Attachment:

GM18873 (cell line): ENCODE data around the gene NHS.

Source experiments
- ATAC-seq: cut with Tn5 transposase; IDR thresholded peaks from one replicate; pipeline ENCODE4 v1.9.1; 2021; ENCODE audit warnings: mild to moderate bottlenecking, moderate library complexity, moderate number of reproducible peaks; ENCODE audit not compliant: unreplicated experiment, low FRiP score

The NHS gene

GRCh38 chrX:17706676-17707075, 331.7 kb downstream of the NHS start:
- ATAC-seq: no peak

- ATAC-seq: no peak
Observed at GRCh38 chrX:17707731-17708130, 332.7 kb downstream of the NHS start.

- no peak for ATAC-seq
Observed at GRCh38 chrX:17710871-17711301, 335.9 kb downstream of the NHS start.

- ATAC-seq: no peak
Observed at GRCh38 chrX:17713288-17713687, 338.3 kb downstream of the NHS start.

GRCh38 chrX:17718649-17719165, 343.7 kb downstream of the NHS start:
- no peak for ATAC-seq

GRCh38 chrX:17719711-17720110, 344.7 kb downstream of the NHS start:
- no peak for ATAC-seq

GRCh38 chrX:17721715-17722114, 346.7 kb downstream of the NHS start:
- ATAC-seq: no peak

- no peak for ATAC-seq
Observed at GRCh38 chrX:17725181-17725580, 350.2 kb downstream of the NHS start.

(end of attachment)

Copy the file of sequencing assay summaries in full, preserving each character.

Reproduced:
GM18873 (cell line): ENCODE data around the gene NHS.

Source experiments
- ATAC-seq: cut with Tn5 transposase; IDR thresholded peaks from one replicate; pipeline ENCODE4 v1.9.1; 2021; ENCODE audit warnings: mild to moderate bottlenecking, moderate library complexity, moderate number of reproducible peaks; ENCODE audit not compliant: unreplicated experiment, low FRiP score

The NHS gene

GRCh38 chrX:17706676-17707075, 331.7 kb downstream of the NHS start:
- ATAC-seq: no peak

- ATAC-seq: no peak
Observed at GRCh38 chrX:17707731-17708130, 332.7 kb downstream of the NHS start.

- no peak for ATAC-seq
Observed at GRCh38 chrX:17710871-17711301, 335.9 kb downstream of the NHS start.

- ATAC-seq: no peak
Observed at GRCh38 chrX:17713288-17713687, 338.3 kb downstream of the NHS start.

GRCh38 chrX:17718649-17719165, 343.7 kb downstream of the NHS start:
- no peak for ATAC-seq

GRCh38 chrX:17719711-17720110, 344.7 kb downstream of the NHS start:
- no peak for ATAC-seq

GRCh38 chrX:17721715-17722114, 346.7 kb downstream of the NHS start:
- ATAC-seq: no peak

- no peak for ATAC-seq
Observed at GRCh38 chrX:17725181-17725580, 350.2 kb downstream of the NHS start.